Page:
Alstom Tidal Turbine Powers Up In Busy Orkney

In the brave new world of innovative tidal energy devices, Alstom reports its 1-megawatt turbine has lived up to its billing, reaching full nominal output after a series of gradual increases in power.

The device is just one of several tidal hopefuls being put through its paces these days at the European Marine Energy Centre in Orkney, which has been aided in its wave and tidal energy testing leadership role by a newly extended pier that’s nearly a quarter-mile long and provides Scotland’s longest commercial deep-water berth.

EMEC orkney tidal hatston pier

Hatston Pier, Orkney, Scotland (image © Colin Keldie)

OpenHydro, Scotrenewables Tidal Power, ANDRITZ Hydro Hammerfest and Voith Hydro – in addition to Alstom – have all used the Hatston Pier in recent weeks, according to Orkney officials.

“Our primary aim in extending the pier was to support the marine renewable energy sector,” Orkney Islands Council Vice-Convener Jim Foubister said in a statement. “Without the extension, it would have been impossible for so many companies to have sufficient space to work alongside each other as they prepare their turbines for sea.”

Alstom’s tidal play is a horizontal-axis turbine, one that looks a lot like the big wind turbines that are churning out power around the world. With a rotor diameter of 18 meters, it was submerged on a tripod structure at a depth of 40 meters at the EMEC. The three blades on the turbine are pitchable (that is, the blades can be turned to change the rotation speed), and the turbine can rotate to face the incoming tide.

Alstom Tidal turbine

Alstom’s 1-megawatt tidal turbine (image via Alstom)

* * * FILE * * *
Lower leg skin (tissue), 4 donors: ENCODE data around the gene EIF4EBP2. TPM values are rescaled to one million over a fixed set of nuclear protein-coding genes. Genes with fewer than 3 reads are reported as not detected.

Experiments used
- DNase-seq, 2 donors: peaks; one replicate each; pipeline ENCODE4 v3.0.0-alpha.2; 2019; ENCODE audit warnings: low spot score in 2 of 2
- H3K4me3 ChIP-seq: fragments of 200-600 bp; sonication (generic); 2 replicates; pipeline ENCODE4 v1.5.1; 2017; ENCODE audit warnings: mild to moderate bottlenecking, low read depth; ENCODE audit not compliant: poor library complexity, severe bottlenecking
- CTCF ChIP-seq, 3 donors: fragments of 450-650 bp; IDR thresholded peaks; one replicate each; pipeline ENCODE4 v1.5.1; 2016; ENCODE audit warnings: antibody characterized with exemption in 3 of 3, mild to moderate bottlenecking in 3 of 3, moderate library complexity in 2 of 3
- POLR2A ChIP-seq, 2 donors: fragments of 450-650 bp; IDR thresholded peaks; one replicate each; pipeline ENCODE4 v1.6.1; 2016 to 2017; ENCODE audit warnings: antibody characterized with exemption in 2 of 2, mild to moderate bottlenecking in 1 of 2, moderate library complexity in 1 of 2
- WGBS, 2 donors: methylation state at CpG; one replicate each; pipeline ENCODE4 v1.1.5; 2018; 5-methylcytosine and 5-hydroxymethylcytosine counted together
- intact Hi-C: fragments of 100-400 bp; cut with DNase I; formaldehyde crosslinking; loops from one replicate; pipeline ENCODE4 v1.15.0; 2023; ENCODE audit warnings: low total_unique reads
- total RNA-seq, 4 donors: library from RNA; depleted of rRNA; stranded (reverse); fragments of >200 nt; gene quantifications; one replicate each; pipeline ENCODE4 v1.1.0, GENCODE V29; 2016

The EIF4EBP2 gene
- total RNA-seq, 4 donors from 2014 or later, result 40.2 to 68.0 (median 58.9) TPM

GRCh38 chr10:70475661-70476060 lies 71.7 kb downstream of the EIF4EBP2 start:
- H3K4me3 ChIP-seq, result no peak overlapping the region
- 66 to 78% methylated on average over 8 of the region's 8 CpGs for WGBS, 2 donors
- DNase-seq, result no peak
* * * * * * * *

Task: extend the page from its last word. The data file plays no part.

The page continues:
“We are enthusiastic following the initial tests of our tidal stream turbine which successfully demonstrated the advantages of Alstom tidal turbine technology, in the challenging environment of the Fall of Warness in Orkney,” Alstom Ocean business Vice-President Rob Stevenson said in a statement.

Tidal power – like wave – is a fascinating technology to keep an eye on these days because so many new ways of extracting energy from the sea are being floated (or submerged). Companies, institutes, dreamers and schemers are offering up a panoply of visions, trying to find a way to make tidal power competitive, and many governments, especially Scotland, are encouraging the exploration.

Alstom, which acquired this device with the purchase of U.K. turbine maker Tidal Generation from Rolls Royce, said that more expansive testing of the turbine will now ensue:

 The next step of the testing program will be to demonstrate the full range of autonomous running capabilities of the turbine (its ability to efficiently operate independently), continue with the planned maintenance and gather evidence for certification. The endurance and reliability will also be tested into 2014. Tests in pilot farms will follow prior to the start of full commercial production.


  • Reply August 4, 2013


    I love this idea of harnessing wave power. I hope that the environmental aspects of any interference with fish and marine mammal life is studied alongside these great ideas! We must have different solutions to the fossil fuel and nuclear industries. Glad to see these innovative ideas!

    • Reply August 4, 2013

      Pete Danko

      Thanks for the comment, SolarPal. Part of the reason wave and new tidal technologies are proceeding slowly is that there is — at least here in the U.S. and in the U.K. — tremendous effort being put into understanding potential environmental impacts before anything scales up. I’ve seen that up close here in Oregon with the work the Northwest National Marine Renewable Energy Center:

      With this Alstom testing there is a concurrent environmental impact study being undertaken:

  • Reply August 18, 2013


    All if these new technologies can be brought to bear to slow down the effects of climate change.

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